BEDMINSTER, N.J. — When Donald Trump tells you he’s enjoyed watching you play, you must be doing something right.
Jordan Spieth was standing in front of the scoreboard juggling a mix of emotions – he had just gotten done beating a good friend in the semifinals of the U.S. Junior – when he was approached by The Donald.
“He said, ‘It’s been a pleasure watching you play this week,’ ” said Spieth. “It was cool.”
The compliment helped ease some of the sting Spieth felt from outlasting good friend Logan Harrell, 1 up, in one of the tournament’s most riveting matches. The back-and-forth battle gave Spieth a berth in the final of the U.S. Junior and exorcised any demons that remained from last year’s Junior. Attempting to become the youngest U.S. Junior champ in history, Spieth lost to Evan Beck, 1 up, in the semifinals last year.
“I think I’ve handled the pressure a little better this year,” said Spieth, who is attempting to become the first medalist to win the title since Matthew Rosenfeld in 2000. “Tomorrow, we’ll see how I handle the pressure.”
That pressure will come in the form of Hwang, a virtual unknown in the junior golf world. He has one AJGA start this year, a second-place finish at the Preseason Junior at Marshalia Ranch.
Hwang, who moved to the U.S. from Taiwan just last year, plays most of his golf on the PGA Southern California Junior Tour and its Toyota Tour Cup Series. He beat Nicholas Reach, 3 and 2, in the semis.
“(I’ve) got a chance,” Hwang said. “I just have to keep hitting good shots.”
Finalists of the U.S. Junior receive exemptions to the U.S. Amateur at Southern Hills, which will be held August 24-30. When an unwitting Hwang was told this, he said he may now have to cancel a previously scheduled AJGA start that week.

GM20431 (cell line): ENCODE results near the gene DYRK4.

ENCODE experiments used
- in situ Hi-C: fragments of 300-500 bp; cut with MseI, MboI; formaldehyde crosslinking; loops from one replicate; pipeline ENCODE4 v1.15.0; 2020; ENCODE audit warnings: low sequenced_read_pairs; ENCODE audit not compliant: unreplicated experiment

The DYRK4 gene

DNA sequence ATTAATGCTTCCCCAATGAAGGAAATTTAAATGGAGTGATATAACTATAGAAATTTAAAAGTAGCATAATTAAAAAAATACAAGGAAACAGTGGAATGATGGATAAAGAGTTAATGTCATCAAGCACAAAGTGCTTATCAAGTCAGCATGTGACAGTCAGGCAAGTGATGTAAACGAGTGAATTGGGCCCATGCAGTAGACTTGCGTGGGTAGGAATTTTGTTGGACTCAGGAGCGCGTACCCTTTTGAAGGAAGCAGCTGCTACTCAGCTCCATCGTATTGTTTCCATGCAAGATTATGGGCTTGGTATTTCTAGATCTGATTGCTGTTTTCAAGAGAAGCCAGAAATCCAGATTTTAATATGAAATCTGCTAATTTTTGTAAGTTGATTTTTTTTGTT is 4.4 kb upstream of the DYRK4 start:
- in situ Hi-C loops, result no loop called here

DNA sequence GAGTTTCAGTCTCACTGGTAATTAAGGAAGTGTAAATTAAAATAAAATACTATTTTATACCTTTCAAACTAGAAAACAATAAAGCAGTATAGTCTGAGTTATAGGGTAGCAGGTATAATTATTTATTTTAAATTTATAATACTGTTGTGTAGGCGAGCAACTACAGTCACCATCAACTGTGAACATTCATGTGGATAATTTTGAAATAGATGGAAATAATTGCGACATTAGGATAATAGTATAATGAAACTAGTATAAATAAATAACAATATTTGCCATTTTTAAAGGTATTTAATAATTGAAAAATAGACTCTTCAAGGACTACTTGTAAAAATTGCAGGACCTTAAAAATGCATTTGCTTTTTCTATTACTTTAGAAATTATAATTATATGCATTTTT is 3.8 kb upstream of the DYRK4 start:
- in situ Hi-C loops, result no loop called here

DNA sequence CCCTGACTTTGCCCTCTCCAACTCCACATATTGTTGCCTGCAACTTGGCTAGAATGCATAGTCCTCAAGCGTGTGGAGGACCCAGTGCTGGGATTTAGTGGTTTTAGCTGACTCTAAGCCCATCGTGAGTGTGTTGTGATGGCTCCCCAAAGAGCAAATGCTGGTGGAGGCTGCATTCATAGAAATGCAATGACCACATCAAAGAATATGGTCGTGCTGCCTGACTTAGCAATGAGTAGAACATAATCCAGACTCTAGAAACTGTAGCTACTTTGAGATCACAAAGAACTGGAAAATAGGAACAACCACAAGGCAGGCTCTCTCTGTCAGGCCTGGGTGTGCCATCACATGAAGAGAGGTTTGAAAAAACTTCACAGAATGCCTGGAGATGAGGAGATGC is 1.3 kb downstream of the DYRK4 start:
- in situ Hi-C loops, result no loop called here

“Of course I’ll play!” Hwang said when asked if he would play in the U.S. Am.
But before that arrives, Spieth and Hwang will focus on tomorrow’s match.
The two enter the final on different ends of the junior golf spectrum.
Spieth, the No. 1-ranked player in the Golfweek/Titleist Junior Rankings, is a three-time winner with the AJGA, including last year’s Ping Invitational. He has not finished outside the top 10 in an AJGA event since October 2007. That’s 11 consecutive top-10 finishes.
“We’re just proud that he’s a good kid,” said Shawn Spieth, Jordan’s father. “He’s got a big heart. He’s humble.”
Spieth was humbled slightly in his semifinal match against Harrell. The two traded birdies in front of a large gallery that included Trump for most of the day.
Spieth was 4 up through six, but Harrell birdied Nos. 9 and 10 and then sank a 30-foot birdie putt on No. 11 to square the match. He pumped his fist and let out a fierce, “Let’s go!”
“I knew I had momentum at that point,” said Harrell. “I got down early but made a great comeback.”
The par-5 15th was the most pivotal hole of the match. Harrell missed a 12-footer for birdie while Spieth made his 10-foot birdie putt to take a 1-up lead. Harrell followed with a three-putt bogey on No. 16 and went 2 down. Spieth closed out the match with a 3-footer for par on No. 18.
Afterward, the two embraced and shared a few words.
“It’s tough. I couldn’t be happier for him, though,” Harrell said afterward. “(I learned) I could play with the best of them.
“I said, ‘That was a hell of a fight,’ ” Spieth said of their exchange. “He said, ‘Don’t worry about me. I want you to go out there (tomorrow) and dominate.’ ”
Standing in his way will be Hwang, an unassuming 16-year-old who learned the game in Taiwan by going to the range with his grandmother. Talking to Hwang, one might get the impression he doesn’t realize the magnitude of his position. That may be the reason he’s made it so far.
“I might be more nervous tomorrow,” Hwang said. “But I’m very happy.”
Asked if he thinks he might have any trouble sleeping Friday night, Hwang was quick to answer.
“I hope not,” he said.
After a 36-hole final Saturday, sleep will come easily to both players. Then again, maybe just one will sleep well.